Damn I’m ready for winter. That was the thought that bubbled up to my grey matter as I hiked up the slopes of Mount Millicent above Brighton Resort in Big Cottonwood Canyon. It was August, temperatures had been in the upper 90′s for weeks in the Salt Lake Valley, and escaping to the high elevations provided little relief. It was all made worse by the fact that I was hiking on ski slopes, where in a few months (not few enough) skiers and snowboarders would soon be shredding on lovely, frozen goodness. The only saving grace of this hike filled with summer’s torment was the cold bottle of Rogue Juniper Pale Ale waiting in my pack.
Mount Millicent and the hike to her summit started innocently enough. I thought going to her 10,452-foot summit would wrap me in cool mountain air, where I could spin with arms outstretched in a “the hills are alive with the sound beer in my pack” sort of way. But as soon as I meandered on the jeep road that switchbacks up the Millicent area of Brighton, I soaked myself in my own sweat. Ah well, “the summit awaits,” I thought, so I soldiered on in the hope that the higher I go, the cooler the air would get.
From the Brighton parking lot, the hike to the summit of Milly is pretty straightforward. One simply has to follow said jeep road until it reaches the base of Twin Lakes Dam. Today, it was more like “Twin Lakes Damn” as I really wanted to cool off in the lake’s water, but a sign on the trailside explicitly screamed, “no swimming.”
Oh was I tempted to cannonball naked into the lake’s clear surface, watershed restrictions be damned. But, like a good boy, I stayed fully clothed and headed left up a steep section of road until I reached the top of the new Millicent high-speed quad. A ski patrol shack off to the side was a good spot to take a breather and eat some energy gels to replenish all that lost salt currently filling my shirt and pack straps like a sponge.
From here, the real fun of the hike began as I followed the ridge directly to the peak. Not so simple though, was the fact that the ridge is covered in a huge jumble of boulders. While scree slopes and rock hopping often conjures images of granite slabs dislodging onto delicate, breakable body parts, the scramble up Millicent was actually pretty easy.
Most of the rocks stayed put (except for a few heart-stopping wigglers) which made jumping and crawling on all fours a rollickin’ good time. I even forget about the heat as my attention focused on balance and traction. Soon, there was no more up to ascend, so I found myself a nice place to sprawl among the scattered boulders, took in the view of Catherine Lakes, Brighton, the Wasatch Crest and Wolverine Cirque, and popped the top off my Rogue Juniper Pale Ale.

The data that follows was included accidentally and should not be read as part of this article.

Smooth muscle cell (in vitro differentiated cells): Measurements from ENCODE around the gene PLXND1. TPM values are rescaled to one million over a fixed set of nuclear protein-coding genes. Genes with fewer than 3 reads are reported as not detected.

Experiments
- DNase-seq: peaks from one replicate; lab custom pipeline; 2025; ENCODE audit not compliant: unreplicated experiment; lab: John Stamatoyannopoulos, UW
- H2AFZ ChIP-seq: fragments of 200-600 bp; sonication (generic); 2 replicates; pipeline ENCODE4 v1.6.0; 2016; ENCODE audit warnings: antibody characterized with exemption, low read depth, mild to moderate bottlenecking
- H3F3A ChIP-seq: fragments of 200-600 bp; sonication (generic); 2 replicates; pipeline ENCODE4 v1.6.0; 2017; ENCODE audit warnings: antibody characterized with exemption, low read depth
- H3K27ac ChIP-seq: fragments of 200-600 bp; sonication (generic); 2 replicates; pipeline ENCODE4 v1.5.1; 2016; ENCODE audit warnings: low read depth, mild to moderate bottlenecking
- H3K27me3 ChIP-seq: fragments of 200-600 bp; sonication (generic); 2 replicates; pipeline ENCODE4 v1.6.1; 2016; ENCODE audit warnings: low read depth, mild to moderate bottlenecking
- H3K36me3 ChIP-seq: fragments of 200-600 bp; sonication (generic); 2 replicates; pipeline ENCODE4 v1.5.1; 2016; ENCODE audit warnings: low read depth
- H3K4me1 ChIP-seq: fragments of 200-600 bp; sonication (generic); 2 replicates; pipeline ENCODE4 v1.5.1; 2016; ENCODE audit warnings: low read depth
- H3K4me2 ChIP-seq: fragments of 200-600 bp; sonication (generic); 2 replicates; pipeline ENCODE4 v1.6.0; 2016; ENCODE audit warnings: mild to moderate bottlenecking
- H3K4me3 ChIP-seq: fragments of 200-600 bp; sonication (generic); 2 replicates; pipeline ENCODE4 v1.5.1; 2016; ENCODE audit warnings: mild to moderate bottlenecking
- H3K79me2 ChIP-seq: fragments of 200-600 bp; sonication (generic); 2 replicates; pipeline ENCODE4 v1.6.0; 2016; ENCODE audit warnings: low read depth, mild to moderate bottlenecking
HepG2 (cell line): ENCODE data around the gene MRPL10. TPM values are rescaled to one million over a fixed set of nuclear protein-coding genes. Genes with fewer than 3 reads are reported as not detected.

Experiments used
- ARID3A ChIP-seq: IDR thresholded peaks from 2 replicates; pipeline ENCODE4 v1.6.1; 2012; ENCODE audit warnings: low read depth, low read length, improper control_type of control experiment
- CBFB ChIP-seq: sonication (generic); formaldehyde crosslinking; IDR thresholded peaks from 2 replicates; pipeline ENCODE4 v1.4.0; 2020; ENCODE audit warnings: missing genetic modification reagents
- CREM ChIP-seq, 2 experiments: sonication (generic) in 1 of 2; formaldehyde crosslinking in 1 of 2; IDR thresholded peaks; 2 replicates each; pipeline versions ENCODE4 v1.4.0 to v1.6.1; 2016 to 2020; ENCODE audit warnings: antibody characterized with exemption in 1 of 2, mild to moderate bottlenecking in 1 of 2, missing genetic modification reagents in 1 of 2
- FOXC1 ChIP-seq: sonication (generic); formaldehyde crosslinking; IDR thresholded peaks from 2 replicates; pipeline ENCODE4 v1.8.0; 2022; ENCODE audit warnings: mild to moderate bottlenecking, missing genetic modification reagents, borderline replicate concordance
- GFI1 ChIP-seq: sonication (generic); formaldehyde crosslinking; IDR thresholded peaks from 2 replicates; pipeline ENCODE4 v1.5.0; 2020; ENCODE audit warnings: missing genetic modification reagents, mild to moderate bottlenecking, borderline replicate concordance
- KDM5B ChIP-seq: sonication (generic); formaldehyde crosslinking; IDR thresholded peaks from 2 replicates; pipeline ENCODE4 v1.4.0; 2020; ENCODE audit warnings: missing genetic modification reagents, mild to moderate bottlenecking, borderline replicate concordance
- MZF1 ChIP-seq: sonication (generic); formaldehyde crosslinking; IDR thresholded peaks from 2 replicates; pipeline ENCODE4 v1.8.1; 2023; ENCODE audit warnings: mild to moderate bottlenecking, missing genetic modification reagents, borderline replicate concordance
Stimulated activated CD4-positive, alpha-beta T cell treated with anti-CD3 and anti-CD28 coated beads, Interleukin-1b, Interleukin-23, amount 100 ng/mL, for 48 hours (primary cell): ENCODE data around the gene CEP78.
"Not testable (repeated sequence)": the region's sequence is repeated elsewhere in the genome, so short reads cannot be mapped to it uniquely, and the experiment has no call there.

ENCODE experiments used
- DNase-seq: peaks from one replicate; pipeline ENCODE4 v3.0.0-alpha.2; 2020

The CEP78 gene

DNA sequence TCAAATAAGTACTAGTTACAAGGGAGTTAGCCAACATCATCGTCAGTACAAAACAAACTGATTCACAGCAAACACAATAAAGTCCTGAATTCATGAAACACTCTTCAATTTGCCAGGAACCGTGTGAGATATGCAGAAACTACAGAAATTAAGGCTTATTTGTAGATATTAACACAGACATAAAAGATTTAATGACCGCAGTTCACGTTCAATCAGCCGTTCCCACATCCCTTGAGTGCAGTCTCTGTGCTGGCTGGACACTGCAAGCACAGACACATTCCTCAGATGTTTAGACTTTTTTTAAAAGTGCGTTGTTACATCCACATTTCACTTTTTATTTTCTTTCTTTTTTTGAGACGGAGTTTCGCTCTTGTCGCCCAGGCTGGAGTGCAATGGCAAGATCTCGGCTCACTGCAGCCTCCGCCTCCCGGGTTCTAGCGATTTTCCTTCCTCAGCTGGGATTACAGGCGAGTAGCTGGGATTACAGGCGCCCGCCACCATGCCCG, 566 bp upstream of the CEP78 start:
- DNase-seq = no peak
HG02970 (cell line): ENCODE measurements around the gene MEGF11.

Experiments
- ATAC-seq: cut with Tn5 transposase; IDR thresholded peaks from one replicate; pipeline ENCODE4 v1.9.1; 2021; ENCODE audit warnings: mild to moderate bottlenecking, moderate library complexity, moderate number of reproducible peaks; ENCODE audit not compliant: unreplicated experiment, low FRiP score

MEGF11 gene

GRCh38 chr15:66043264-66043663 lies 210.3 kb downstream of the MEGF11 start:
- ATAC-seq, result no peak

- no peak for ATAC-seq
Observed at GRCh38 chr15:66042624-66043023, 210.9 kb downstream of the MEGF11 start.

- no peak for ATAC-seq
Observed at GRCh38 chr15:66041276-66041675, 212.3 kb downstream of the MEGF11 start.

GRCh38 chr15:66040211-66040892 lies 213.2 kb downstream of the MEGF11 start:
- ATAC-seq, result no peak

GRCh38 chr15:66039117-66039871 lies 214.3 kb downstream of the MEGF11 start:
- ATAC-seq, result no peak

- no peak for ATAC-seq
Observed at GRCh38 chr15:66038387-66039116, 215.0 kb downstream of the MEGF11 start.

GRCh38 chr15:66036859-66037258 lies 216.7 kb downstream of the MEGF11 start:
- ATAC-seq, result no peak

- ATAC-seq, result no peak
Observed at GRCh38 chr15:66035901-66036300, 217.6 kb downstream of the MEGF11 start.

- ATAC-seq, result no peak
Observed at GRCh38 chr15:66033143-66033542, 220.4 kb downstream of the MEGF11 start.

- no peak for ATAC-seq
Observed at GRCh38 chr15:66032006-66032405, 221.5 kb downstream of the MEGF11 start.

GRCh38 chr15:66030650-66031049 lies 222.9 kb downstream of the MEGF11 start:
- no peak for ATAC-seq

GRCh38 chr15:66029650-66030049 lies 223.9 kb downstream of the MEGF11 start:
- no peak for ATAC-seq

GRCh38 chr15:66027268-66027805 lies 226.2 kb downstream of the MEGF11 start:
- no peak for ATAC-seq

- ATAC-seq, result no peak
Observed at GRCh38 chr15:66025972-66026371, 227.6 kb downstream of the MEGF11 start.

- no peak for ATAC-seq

Rogue Juniper Pale Ale
When I saw a six pack of Rogue Juniper Pale Ale in a Colorado liquor store, I had to buy it and try it, mainly for the fact that I home-brewed my own juniper rye pale ale made from fresh juniper berries I hand picked on Gooseberry Mesa in Southeastern Utah on a recent mountain biking trip. I simply had to compare the two. Call it research and development for my homebrew ventures.
In any case, Rogue’s version did not disappoint, especially on a hot day atop a Wasatch Mountain peak. Also, this Newport, Oregon-based brewery had been a college-era favorite thanks to their Dead Guy Ale, so I was keen to try one of their more obscure offerings.
Rogue says this about their Juniper Pale: “A pale ale, saffron in color with a smooth malt balance, floral aroma with a dry spicy finish from whole juniper berries.” Sounds about right. Drinking one on a mountain was damn refreshing, even if it was cooking in my pack for over an hour. As far as pales ales go, this one is a bit less hoppy than I would like, with very little aroma on the head, and a somewhat thin flavor overall.
What bitterness that can be found is well balanced with the malts up front, but most of the zing happens when the beer is swallowed. Those juniper berries, while hard to detect on the tongue, are certainly present in the throat as a refreshing zing hits the palate like a cold gin and tonic.
In the glass, Rogue Juniper Pale Ale pours a light yellow color that looks more like a pilsner or lager. The effect is a very drinkable pale ale that’s ideal for hot summer days when one is dreaming of powder snow. Overall, I wish there was a more juniper taste up front as spice/herbal beer would require, but as it stands, it’s still a decent brew.
For more, visit www.rogue.com